Government Gone Mad

Forcing the Faithful Out of Adoption Services?

By Stu Nolan

The following comments were submitted by LegalWorks Apostolate earlier today.

Members of the public may submit comments through Friday, April 1, 2011, here.

Government Gone Mad

The proposed regulation, 22 VAC 40-131-170, Part B, surely demonstrates nothing else so much as the madness which, at the national level, has undermined severely all popular faith in the federal government. This same madness now appears poised to infect and infiltrate our Commonwealth. If this sort of madness can carry the day in Virginia, a relative refuge of freedom, where are our liberties safe?

If promulgated, the proposed regulation would prohibit nearly any form of screening, regardless of its proven relationship to the welfare of the child. In particular, it would make it illegal to favor traditional married couples -- i.e., a husband and wife married to each other and to no one else -- over non-traditional "arrangements". That means no favoring a married couple who have simply not been able to conceive but who for years have been preparing to welcome a child into this world. No, because to do so could possibly disfavor combinations who by their nature can never serve as parents. That is, we must not disfavor two men or two women seeking to adopt. Indeed, we may not disfavor four men or four women -- or even 2 women and three goats -- seeking to adopt, if this proposed rule becomes law.

Forget, if for just a moment, that this ignores the welfare of the child as the centermost focus of adoption law. It is an intolerable intrusion into the private operation of charities with religious components to their missions.

America's First Amendment was modeled after Virginia's own declaration of rights, crafted by none other than Thomas Jefferson. It is ludicrous to pretend that a person or faith community enjoys religious liberty while restricting the exercise of that liberty to environments where the public -- and most especially those members of the public most in need of charitable services -- may never benefit from the virtuous acts of the faithful.

True religious freedom requires an ability to exercise the dictates of conscience in interaction with the world and not just behind closed doors. That means religious organizations such as the Catholic Church have a right to provide charitable services, such as adoption services, informed by the teachings of the Magisterium. It is not just something that they are "free" to do to the extent they may reflect on it privately in their homes, or pray about it in Church. There are a lot of closed societies that would allow this much. The Free Exercise provisions of the First Amendment require that the state mind its own business, and not the business that the faithful have handled quite nicely for centuries, if it cannot get involved without killing the charitable impulse entirely.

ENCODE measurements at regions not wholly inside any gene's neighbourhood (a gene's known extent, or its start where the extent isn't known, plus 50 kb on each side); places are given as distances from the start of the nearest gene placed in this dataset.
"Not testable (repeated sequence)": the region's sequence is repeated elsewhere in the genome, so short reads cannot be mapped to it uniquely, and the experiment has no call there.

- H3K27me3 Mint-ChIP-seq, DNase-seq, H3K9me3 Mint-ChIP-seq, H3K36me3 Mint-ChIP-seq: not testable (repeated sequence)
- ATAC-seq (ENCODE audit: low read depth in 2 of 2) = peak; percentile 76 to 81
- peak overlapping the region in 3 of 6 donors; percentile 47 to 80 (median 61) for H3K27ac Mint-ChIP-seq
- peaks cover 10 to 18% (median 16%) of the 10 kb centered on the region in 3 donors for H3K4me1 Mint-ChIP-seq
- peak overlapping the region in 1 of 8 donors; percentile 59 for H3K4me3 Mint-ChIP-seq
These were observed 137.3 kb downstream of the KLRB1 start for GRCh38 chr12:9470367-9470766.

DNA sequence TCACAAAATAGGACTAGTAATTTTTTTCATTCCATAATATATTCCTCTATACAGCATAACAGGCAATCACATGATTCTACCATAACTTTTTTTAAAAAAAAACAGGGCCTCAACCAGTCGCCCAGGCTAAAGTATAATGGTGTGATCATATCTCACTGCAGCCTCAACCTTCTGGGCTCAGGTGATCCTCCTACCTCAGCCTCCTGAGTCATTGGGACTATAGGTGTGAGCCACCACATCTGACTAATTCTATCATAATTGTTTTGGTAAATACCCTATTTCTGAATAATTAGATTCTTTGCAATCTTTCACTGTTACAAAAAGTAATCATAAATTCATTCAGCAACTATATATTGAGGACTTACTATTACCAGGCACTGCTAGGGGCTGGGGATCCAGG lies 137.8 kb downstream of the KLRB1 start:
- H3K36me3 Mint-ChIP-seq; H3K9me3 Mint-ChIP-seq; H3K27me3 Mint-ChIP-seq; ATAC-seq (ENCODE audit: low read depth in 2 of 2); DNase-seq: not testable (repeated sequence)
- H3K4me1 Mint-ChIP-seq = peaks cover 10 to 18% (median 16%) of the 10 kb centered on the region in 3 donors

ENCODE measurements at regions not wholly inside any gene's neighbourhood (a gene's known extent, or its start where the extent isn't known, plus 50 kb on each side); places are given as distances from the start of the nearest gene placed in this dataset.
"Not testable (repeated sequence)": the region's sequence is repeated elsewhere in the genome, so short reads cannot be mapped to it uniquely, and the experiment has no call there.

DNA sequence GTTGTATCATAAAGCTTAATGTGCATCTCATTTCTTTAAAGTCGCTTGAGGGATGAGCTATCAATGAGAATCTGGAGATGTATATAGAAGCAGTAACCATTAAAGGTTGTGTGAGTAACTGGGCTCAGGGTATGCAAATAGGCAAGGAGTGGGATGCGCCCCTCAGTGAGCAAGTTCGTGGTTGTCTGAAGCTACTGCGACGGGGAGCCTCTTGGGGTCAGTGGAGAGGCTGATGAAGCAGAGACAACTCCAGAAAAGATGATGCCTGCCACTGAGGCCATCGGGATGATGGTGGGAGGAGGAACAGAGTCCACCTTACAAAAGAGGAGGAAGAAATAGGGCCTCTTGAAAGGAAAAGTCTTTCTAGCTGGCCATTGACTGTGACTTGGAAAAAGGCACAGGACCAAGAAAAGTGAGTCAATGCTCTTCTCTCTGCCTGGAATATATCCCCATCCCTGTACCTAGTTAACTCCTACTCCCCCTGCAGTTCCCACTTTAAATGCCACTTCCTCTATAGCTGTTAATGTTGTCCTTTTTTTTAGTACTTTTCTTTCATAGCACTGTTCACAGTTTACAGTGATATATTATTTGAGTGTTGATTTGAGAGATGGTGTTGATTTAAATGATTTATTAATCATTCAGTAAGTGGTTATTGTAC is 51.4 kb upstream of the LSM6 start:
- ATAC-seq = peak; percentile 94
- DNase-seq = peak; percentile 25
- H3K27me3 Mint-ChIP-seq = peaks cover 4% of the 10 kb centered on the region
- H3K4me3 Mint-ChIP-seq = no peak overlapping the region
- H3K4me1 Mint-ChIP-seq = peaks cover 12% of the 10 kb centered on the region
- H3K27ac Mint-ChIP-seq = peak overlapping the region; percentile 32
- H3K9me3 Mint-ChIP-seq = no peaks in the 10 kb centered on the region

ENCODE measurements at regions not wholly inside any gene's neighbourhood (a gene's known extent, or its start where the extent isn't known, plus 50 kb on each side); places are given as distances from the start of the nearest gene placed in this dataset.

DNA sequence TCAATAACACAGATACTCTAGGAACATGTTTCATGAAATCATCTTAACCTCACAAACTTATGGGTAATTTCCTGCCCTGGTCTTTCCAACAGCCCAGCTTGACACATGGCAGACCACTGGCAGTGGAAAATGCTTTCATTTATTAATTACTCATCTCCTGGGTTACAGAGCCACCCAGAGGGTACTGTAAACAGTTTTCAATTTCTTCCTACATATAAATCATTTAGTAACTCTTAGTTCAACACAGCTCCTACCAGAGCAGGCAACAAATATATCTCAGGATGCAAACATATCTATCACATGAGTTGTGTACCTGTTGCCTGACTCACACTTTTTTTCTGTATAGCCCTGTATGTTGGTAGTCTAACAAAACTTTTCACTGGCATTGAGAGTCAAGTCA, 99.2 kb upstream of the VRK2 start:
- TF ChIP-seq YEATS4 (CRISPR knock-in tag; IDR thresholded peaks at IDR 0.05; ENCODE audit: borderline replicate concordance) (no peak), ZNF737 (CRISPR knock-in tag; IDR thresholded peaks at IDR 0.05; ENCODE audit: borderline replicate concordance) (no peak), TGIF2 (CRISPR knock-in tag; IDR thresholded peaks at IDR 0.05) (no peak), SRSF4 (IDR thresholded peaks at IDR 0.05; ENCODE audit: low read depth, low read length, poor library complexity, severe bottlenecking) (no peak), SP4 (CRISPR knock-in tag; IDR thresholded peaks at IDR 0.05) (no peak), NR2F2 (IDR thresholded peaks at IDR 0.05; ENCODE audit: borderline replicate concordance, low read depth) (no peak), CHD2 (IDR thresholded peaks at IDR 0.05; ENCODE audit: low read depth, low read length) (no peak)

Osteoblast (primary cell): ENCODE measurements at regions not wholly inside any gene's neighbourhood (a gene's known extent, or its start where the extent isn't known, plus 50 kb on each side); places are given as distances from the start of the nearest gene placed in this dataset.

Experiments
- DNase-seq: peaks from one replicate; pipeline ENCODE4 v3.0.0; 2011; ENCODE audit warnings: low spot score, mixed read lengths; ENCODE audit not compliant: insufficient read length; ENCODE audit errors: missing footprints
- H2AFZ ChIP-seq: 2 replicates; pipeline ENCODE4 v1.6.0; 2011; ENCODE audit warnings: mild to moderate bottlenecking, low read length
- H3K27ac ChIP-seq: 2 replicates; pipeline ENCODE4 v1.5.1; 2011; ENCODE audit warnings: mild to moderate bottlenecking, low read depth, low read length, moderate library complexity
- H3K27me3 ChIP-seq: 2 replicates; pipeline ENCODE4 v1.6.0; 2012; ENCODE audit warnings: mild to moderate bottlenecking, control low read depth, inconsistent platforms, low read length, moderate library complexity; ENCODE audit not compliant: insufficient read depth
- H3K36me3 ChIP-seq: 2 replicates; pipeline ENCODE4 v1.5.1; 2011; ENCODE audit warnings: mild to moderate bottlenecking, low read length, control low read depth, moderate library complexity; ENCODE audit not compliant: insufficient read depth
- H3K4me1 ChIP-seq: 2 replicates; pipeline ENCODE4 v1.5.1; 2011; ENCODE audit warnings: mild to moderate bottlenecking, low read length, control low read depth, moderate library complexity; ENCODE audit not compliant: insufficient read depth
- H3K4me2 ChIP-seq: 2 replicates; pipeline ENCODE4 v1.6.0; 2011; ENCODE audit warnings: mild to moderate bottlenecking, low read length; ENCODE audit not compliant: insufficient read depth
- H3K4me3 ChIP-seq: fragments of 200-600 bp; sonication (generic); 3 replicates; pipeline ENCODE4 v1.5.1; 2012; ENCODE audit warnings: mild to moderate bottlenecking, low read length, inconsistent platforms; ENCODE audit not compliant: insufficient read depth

Let us get this straight (or are we still allowed to use that word?). We are to believe that the government's interest in protecting life for the unborn is not so compelling as to allow the state to intervene and prevent the murdering of children in the womb, as well as the victimization of mothers in crisis at the hands of a profiteering abortionist industry. After all, hasn't society essentially decided -- or at least 5 persons in black robes have decided for us -- that certain lives are not worth living, or that when a single woman under duress decides she cannot raise a baby along, she is essentially correct? Under such circumstances, who is the government to sop the abortionist from earning his fee?

At the same time, it seems that when children lack parents, a state's interest in protecting those children is so compelling as to allow the it to prevent the charitable activity of religiously motivated adoption service providers. Just as long as we as a society do not disadvantage anyone in the process of earning legal title to a child, the killing of children in the womb may continue unabated.

To summarize, the state interest in protecting children is compelling enough to allow it to discriminate against religious charities and prevent services from finding children the best candidates for parenthood, but the state interest is not compelling enough to intervene when an abortionist is profiteering from killing children outright. This is indeed madness.

If this is the cost of society's supposed need to demonstrate that it loves the sinner even if it still is repulsed by the sin, the proposed cost is intolerably high. It would leave our religious liberty as buried and dead, rendering that which made this nation exceptional and great as a mere chapter in history books.

The Virginia, the America, in which I live could not abide this outcome, even if it takes appellate litigation to preserve religious liberty that the legislators and agencies have left for dead.

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